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ORIGINAL ARTICLE
Year : 2019  |  Volume : 22  |  Issue : 8  |  Page : 1140-1146

Hypertension and its risk factors among male adolescents in intermediate and secondary schools in Sakaka City, Aljouf Region of Saudi Arabia


1 Department of Family and Community Medicine, College of Medicine, Jouf University, Sakaka, Saudi Arabia; Department of Community Medicine, SK. Institute of Medical Sciences, Soura, Srinagar, Jammu and Kashmir, India
2 College of Medicine, Jouf University, Sakaka, Saudi Arabia

Correspondence Address:
Dr. A Bandy
Department of Family and Community Medicine, College of Medicine, Jouf University, PO Box 2014, Sakaka; Department of Community Medicine, SK. Institute of Medical Sciences, Soura, Srinagar, Jammu and Kashmir

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Source of Support: None, Conflict of Interest: None


DOI: 10.4103/njcp.njcp_507_18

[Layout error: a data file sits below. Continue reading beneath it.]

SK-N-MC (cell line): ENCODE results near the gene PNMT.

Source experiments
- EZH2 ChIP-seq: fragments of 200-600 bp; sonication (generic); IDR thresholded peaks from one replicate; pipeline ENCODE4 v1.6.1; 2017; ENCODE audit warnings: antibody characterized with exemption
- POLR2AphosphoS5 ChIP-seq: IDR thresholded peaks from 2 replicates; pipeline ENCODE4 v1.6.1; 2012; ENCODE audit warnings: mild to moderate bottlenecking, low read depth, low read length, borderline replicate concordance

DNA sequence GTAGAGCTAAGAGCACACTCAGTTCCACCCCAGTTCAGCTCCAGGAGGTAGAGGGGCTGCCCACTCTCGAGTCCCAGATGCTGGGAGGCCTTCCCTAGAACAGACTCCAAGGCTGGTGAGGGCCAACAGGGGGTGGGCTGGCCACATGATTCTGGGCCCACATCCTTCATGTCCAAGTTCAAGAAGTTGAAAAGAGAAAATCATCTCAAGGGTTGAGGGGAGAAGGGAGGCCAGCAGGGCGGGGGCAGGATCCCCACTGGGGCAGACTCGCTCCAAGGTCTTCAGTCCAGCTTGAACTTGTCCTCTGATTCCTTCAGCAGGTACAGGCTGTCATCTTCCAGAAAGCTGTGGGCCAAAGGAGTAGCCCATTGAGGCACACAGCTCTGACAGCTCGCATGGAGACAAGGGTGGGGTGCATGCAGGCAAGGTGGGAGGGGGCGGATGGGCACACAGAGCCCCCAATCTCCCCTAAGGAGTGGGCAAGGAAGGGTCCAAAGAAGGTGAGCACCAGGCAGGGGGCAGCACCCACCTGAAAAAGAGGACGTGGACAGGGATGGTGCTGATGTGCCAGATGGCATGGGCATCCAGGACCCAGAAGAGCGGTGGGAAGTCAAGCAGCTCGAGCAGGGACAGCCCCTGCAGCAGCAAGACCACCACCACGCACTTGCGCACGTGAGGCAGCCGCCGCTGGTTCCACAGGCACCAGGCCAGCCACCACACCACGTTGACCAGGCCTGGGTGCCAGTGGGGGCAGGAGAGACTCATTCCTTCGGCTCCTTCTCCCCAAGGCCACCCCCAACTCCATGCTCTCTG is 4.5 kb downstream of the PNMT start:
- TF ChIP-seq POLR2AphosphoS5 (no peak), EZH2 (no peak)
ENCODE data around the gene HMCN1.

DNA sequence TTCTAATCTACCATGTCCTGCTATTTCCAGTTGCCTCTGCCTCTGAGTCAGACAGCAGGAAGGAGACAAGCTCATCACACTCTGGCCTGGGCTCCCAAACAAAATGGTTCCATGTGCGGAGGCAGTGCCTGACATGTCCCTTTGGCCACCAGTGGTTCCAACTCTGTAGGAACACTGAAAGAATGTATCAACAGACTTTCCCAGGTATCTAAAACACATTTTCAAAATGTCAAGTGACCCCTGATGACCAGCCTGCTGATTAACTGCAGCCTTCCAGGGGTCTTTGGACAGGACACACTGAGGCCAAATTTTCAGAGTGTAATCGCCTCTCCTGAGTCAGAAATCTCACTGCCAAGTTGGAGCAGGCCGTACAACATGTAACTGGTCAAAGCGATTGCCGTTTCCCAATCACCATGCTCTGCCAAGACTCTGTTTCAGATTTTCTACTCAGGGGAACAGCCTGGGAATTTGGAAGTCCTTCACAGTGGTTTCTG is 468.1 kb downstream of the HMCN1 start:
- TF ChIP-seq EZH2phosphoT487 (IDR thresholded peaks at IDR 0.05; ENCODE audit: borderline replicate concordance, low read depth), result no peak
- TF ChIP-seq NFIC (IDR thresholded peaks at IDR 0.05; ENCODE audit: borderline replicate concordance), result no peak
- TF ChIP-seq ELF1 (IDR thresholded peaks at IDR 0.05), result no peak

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Objective: Hypertension among adolescents is an emerging public health problem. The current study aims to estimate the burden of hypertension and identify its risk factors among male adolescents of intermediate and secondary schools. Subjects and Methods: This is a school-based cross-sectional study that targeted 400 male adolescents in the age group of 15–17 years. Blood pressure was defined as per the “Fourth report on the diagnosis, evaluation, and treatment of high blood pressure in children and adolescents”. An electronic device approved for use by the European Society of Hypertension International Protocol revision 2010, (Omron M3W; HEM-7202-E) was used for measuring blood pressure. CDC's body mass index tool was adopted for defining overweight and obesity. Descriptive analysis for hypertension and the risk factors were carried out. Chi-square test and odds ratios were calculated to assess any association between categorical variables. Results: Overall 36 (9.0%) adolescents had prehypertension and 69 (17.2%) had hypertension. Systolic prehypertension, systolic hypertension, diastolic prehypertension, and diastolic hypertension were present in 6.5%, 17.2%, 5.8%, and 9.0% of the adolescents, respectively. Bivariate analysis revealed that overweight and obesity, no physical activity, or once-a-week physical activity, positive family history of hypertension, and smoking were predictors of systolic prehypertension and showed a significant relationship with systolic hypertension. Conclusion: There is a considerable prevalence of prehypertension and hypertension, among school-going male adolescents. We recommend school-based health education programs and routine screening directed toward the risk factors of noncommunicable diseases like hypertension with special attention to obesity, physical inactivity, and smoking.


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